A Malaysian army helicopter rescued two men before bad weather closed in. Paramedics were winched down to help the three remaining climbers, who were starving and suffering from exhaustion.
Investigators will want to know whether the 10 men who originally set out were fit enough and had adequate survival training, equipment and rations. Two experienced officers led a team of mixed abilities and fitness into a jungle without machetes, radios or radio locating devices.
The party was spotted in a narrow ravine, trapped 'like a spider in the bathtub,' according to a rescuer. The men were stuck between two giant waterfalls. A Malaysian officer said it was 'a point of no return'.
A helicopter pilot, Capt Mohamed Izhar, spotted 'SOS' written in pebbles on a boulder in a river. Near by, three soldiers were standing on rocks, waving and reflecting the sun with mirrors. 'As I descended, one of the guys was smiling and taking pictures,' said the pilot, who lowered down a British paramedic and a box of high-protein rations. The climbers' food rations - except for a few crumbled biscuits - had run out 15 days ago
The expedition leader, Lt-Col Robert Neill, 46, from Yorkshire, and Private Victor Lam Ywai Ki, 27, were lifted out on stretchers winched down from the helicopter, which was unable to land because of steep cliffs either side. 'The rotor blades were close - too close - to the rocks,' said the co-pilot. 'There was no room at all.' By late afternoon, a thick mist spilled down from the peak of Mt Kinabalu, flooding the ravine.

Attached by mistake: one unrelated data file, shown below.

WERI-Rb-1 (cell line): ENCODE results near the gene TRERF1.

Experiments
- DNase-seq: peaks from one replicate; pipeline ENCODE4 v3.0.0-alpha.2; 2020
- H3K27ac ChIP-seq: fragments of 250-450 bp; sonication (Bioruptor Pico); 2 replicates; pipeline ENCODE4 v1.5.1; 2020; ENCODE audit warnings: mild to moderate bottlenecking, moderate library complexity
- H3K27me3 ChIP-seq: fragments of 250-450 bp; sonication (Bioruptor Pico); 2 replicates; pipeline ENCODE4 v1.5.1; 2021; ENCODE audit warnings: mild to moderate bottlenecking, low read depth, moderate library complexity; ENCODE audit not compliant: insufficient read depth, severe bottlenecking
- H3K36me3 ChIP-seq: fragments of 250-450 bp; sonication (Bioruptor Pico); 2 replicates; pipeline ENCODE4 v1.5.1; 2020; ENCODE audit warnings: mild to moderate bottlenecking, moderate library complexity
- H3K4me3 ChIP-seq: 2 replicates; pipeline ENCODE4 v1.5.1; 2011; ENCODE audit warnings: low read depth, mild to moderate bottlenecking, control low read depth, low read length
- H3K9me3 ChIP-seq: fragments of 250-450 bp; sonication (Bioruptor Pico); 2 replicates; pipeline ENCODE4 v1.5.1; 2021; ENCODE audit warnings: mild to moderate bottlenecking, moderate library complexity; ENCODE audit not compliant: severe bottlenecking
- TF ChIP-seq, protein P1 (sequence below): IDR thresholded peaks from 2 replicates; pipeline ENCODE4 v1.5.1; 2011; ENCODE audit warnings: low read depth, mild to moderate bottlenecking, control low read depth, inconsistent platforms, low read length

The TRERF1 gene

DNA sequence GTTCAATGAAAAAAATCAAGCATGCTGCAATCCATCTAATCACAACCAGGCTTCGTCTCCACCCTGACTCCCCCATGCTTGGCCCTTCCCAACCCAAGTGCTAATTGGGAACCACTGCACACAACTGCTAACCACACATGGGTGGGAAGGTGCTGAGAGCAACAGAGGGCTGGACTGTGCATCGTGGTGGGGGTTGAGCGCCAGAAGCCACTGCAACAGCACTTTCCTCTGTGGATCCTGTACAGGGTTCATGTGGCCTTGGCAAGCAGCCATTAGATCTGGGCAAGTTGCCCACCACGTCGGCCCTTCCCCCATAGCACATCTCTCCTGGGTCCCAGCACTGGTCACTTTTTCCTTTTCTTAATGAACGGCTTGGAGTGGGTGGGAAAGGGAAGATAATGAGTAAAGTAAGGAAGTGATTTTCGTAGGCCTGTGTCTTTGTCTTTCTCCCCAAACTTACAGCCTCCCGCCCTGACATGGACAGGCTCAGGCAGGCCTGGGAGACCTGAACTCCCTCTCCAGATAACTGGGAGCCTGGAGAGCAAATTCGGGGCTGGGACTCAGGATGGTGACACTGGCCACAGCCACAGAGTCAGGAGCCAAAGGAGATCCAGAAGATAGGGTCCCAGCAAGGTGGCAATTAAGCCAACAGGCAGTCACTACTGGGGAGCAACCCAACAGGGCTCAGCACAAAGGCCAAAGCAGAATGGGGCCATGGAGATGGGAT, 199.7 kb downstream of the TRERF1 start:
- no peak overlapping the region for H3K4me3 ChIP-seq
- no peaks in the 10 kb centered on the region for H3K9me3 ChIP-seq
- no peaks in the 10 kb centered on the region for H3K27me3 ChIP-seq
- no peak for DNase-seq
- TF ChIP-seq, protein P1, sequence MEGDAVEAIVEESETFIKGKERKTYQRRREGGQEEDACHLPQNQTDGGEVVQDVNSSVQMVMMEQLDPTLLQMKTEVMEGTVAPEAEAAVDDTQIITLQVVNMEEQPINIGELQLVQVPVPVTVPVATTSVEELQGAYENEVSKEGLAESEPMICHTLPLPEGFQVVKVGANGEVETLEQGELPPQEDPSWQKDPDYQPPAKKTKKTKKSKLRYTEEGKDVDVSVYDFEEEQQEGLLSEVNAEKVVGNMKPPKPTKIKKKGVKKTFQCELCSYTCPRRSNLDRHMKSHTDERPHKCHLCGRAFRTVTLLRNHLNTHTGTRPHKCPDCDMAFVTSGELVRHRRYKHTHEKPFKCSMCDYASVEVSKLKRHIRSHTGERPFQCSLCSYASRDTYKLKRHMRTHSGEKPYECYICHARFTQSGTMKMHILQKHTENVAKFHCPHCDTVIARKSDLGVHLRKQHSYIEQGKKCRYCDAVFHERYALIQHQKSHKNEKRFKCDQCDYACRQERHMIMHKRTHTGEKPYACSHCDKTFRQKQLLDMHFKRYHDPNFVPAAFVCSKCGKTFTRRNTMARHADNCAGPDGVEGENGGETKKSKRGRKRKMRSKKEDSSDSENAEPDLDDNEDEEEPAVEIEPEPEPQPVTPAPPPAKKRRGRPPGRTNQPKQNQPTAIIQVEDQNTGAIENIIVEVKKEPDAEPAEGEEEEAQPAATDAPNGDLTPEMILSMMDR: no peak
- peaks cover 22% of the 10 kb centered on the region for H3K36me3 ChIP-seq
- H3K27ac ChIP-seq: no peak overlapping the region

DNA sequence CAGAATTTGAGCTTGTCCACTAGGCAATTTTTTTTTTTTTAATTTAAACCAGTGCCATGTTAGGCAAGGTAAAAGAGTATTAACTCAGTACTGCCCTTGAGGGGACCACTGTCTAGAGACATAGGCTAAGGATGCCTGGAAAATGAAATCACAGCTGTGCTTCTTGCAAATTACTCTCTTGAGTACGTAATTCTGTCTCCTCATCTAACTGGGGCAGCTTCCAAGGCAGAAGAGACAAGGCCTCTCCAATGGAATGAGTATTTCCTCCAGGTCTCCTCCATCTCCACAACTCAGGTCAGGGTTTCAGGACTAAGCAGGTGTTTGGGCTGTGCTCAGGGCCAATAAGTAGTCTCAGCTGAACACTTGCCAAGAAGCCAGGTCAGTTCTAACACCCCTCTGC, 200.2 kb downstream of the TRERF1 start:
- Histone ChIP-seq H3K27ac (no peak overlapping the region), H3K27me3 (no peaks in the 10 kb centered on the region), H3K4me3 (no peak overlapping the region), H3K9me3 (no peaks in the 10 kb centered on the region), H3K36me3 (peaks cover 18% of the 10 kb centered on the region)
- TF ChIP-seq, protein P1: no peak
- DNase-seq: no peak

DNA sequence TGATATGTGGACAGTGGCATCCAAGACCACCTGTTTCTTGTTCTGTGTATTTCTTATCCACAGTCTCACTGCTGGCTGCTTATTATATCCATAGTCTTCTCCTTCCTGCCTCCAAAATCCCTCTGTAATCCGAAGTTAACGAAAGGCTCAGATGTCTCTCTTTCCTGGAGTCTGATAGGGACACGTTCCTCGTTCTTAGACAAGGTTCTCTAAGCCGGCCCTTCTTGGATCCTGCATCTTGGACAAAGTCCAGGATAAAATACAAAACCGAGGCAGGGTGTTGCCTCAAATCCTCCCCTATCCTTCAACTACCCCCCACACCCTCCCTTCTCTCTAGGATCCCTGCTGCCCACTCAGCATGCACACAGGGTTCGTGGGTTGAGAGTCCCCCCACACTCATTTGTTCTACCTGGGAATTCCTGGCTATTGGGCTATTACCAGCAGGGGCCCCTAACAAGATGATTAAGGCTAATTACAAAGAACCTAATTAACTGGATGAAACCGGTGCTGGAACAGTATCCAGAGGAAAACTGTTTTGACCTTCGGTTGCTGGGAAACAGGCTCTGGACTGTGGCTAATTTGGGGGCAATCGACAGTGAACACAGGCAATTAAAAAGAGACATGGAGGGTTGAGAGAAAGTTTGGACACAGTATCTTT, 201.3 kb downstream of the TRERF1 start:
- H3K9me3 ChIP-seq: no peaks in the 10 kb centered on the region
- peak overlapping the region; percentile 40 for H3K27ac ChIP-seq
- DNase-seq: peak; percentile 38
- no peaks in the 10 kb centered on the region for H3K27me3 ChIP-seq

Two more attempts to retrieve Major Ron Foster, 54, from Lincolnshire, and Chen Wai Keung, 24, and Cheung Yiu Keung, 32 - were unsuccessful. Lt-Col Neill and Private Lam were flown to hospital in Kota Kinabalu. Both were suffering from malnutrition, but were described as 'steady and stable'.
Lt-Col Neill said last night that they made their wills. 'We had food for 10 days but we realised on day six that we might be in a survival situation. We made the final bit of our food - a biscuit a day - last until Sunday and then we had nothing but a couple of Polo mints between us. We have been surviving on water since then.'
The Malaysians hope to rescue the remaining three today, if the clouds lift. Twelve RAF mountain rescue experts and 350 Malaysian troops had been searching since 12 March. The RAF climbers, after abseiling down a 1,600ft precipice and spidering over waterfalls and swirling rockpools, were forced to turn back on Wednesday, unaware that the missing men were 500ft below. A helicopter went back into the ravine yesterday after a pilot thought he saw a torch blinking through the jungle canopy.
Ten men took part in the assault on Kinabalu via a 'tourist' route. The group split up for the descent when the unfit Hong Kong climbers were struggling to keep up with the more seasoned mountaineers.
Lt-Col Neill, who had twice before failed to descend Low's Gully, rejected pleas from several soldiers not to take the inexperienced privates down the perilous route of cliffs and waterfalls. Neither group had radios or flares. Almost as soon as they began abseiling, torrential rain lashed the climbers. No-one in Lt-Col Neill's party had jungle survival experience.
Maj Gen John Foley, British commander in Hong Kong and a former SAS officer, said yesterday such exercises should continue: 'It develops people's initiative. It hardens them and makes them able to react to adverse conditions.'
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